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Why paid search is still frustrating for searchers

When I speak to groups, I often ask how many people never click on paid search ads and many hands go up–usually half the room. It ain’t true. Estimates are that around one-quarter of all search clicks are on paid search ads and it is 100% of Google’s search income, so most people click on ads at least once in a while. But people raise their hands because they still get frustrated by paid ads and they wish they hadn’t clicked on them.

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Part of the frustration comes from advertisers who use broad match for keywords. There’s nothing intrinsically wrong with doing so–maybe it works most of the time–but frequently the searchers are looking for something far more specific than the the advertiser pays off with. Take a look at this example of the results of a very specific Google search:
nordicware-search

Take a look at the ad that is highlighted in purple–it looks like a good choice and it is from the well-known retailer Target. But look what you get when you click on the ad:

target-nordicware

Target responds with an internal search-generated page that searched for only a couple of the words from the original keyword. And it really doesn’t provide results that isolate anything specific enough to make the searcher happy.

This is not an isolated incident. Today, I searched for fence removal and saw ads that contained the words, but when I clicked through, all the pages talked about was fence installation and fence repair. What’s happening here is that advertisers are buying short, simple keywords and using broad match to cast a wide net. But because they are matching these deep, long-tail keywords, they are showing searchers a far less specific answer to the question–a broad match for fence will match fence removal. It will also match fence alternative or electric fence or many other phrases they don’t want traffic for.

The best idea would be to use negative keywords so that the ads were not shown for such obvious misses as fence removal. But worse is that they use techniques that dynamically insert the keyword into the ad, so the ad says fence removal even though the advertiser doesn’t remove fences.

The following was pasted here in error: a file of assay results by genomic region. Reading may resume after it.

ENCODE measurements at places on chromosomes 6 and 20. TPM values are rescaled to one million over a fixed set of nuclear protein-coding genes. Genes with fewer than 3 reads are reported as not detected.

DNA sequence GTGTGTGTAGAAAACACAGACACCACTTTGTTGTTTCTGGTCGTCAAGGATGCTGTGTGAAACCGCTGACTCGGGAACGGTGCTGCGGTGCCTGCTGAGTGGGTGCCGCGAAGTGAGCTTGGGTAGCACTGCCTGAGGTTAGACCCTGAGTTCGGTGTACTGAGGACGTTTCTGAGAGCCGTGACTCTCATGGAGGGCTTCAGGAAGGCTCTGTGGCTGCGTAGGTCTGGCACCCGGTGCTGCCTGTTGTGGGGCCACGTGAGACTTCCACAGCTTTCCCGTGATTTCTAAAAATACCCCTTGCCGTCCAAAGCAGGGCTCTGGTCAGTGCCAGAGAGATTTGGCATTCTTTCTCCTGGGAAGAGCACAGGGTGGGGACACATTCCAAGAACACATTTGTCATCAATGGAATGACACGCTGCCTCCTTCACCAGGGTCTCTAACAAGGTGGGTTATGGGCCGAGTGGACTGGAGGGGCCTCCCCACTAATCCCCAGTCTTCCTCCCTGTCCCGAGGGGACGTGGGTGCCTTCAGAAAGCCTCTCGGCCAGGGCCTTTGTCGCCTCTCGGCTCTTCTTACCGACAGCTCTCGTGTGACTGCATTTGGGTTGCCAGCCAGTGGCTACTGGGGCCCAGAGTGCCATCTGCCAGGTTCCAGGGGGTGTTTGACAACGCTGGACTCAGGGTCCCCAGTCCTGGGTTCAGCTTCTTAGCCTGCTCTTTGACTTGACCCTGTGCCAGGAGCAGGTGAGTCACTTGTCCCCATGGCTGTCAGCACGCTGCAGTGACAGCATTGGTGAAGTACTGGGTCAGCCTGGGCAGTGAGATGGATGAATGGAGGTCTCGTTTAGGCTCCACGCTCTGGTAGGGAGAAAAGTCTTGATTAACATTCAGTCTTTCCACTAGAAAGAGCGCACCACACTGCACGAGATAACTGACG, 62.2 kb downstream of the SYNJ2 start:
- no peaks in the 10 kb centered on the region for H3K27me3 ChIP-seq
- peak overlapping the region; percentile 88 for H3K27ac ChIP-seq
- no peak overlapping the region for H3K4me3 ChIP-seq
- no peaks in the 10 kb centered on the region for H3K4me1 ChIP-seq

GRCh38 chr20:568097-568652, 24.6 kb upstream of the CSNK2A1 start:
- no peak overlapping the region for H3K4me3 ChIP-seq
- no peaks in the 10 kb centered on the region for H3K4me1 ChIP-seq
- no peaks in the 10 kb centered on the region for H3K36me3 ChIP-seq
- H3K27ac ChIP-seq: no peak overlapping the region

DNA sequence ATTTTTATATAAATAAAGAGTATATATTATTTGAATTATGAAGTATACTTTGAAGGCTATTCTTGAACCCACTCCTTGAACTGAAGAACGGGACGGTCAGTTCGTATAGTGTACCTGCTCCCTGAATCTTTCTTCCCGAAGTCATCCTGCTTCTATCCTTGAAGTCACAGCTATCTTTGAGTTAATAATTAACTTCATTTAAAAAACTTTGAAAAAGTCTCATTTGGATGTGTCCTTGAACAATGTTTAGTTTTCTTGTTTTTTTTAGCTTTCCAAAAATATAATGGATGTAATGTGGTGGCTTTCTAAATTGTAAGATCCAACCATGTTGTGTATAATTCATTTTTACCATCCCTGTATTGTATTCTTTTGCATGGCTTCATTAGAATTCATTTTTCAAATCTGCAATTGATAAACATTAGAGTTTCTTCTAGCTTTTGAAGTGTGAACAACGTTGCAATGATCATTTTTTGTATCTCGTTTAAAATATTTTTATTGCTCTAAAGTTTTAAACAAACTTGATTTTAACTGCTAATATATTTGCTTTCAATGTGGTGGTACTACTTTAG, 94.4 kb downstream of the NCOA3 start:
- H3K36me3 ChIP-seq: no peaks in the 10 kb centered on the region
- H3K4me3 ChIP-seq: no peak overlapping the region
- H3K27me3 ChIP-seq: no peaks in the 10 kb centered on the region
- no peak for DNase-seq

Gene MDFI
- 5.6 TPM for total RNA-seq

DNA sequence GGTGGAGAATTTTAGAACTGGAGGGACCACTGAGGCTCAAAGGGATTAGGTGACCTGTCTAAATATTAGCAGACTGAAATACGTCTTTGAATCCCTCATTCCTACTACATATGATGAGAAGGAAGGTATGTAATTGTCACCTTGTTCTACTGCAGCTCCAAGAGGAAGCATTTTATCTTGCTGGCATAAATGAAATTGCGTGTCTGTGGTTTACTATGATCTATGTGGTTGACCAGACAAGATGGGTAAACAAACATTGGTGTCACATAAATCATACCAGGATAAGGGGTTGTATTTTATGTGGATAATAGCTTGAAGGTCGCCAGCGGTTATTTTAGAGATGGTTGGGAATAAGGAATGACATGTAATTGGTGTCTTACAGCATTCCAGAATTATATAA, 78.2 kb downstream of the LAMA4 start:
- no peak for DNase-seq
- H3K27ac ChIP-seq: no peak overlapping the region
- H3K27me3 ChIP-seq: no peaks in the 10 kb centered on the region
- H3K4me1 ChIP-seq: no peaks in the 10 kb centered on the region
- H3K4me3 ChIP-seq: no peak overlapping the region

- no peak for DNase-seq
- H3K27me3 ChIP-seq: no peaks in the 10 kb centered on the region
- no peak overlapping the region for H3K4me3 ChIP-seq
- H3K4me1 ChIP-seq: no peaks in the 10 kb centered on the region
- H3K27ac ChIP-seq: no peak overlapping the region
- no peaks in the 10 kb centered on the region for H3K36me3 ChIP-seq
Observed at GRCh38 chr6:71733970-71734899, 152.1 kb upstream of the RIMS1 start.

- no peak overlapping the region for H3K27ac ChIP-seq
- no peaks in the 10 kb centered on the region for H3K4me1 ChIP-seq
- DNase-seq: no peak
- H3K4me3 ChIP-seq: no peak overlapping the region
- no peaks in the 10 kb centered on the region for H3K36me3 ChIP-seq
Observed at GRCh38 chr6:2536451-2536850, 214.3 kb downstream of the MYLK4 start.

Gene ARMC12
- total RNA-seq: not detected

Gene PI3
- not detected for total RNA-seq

It’s a double whammy. If you use this approach, you pay for clicks for people who will never buy. You must comb through your paid search referrals to see the keywords that do not convert. Over time, you should aggregate the words that have the lowest conversion rates to form your negative keyword list. If you don’t, you are throwing your money away and annoying your prospective customers.

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Mike Moran

Mike Moran is an expert in digital marketing, search technology, social media, text analytics, web personalization, and web metrics, who, as a Certified Speaking Professional, regularly makes speaking appearances. Mike’s previous appearances include keynote speaking appearances worldwide. Mike serves as a senior strategist for Converseon, an AI powered consumer intelligence technology and consulting firm. He is also a senior strategist for SoloSegment, a marketing automation software solutions and services firm. Mike also serves as a member of the Board of Directors of SEMPO. Mike spent 30 years at IBM, rising to Distinguished Engineer, an executive-level technical position. Mike held various roles in his IBM career, including eight years at IBM’s customer-facing website, ibm.com, most recently as the Manager of ibm.com Web Experience, where he led 65 information architects, web designers, webmasters, programmers, and technical architects around the world. Mike's newest book is Outside-In Marketing with world-renowned author James Mathewson. He is co-author of the best-selling Search Engine Marketing, Inc. (with fellow search marketing expert Bill Hunt), now in its Third Edition. Mike is also the author of the acclaimed internet marketing book, Do It Wrong Quickly: How the Web Changes the Old Marketing Rules, named one of best business books of 2007 by the Miami Herald. Mike founded and writes for Biznology® and writes regularly for other blogs. In addition to Mike’s broad technical background, he holds an Advanced Certificate in Market Management Practice from the Royal UK Charter Institute of Marketing and is a Visiting Lecturer at the University of Virginia’s Darden School of Business. He also teaches at Rutgers Business School. He is a Senior Fellow at the Society for New Communications Research. Mike worked at ibm.com from 1998 through 2006, pioneering IBM’s successful search marketing program. IBM’s website of over two million pages was a classic “big company” website that has traditionally been difficult to optimize for search marketing. Mike, working with Bill Hunt, developed a strategy for search engine marketing that works for any business, large or small. Moran and Hunt spearheaded IBM’s content improvement that has resulted in dramatic gains in traffic from Google and other internet portals.

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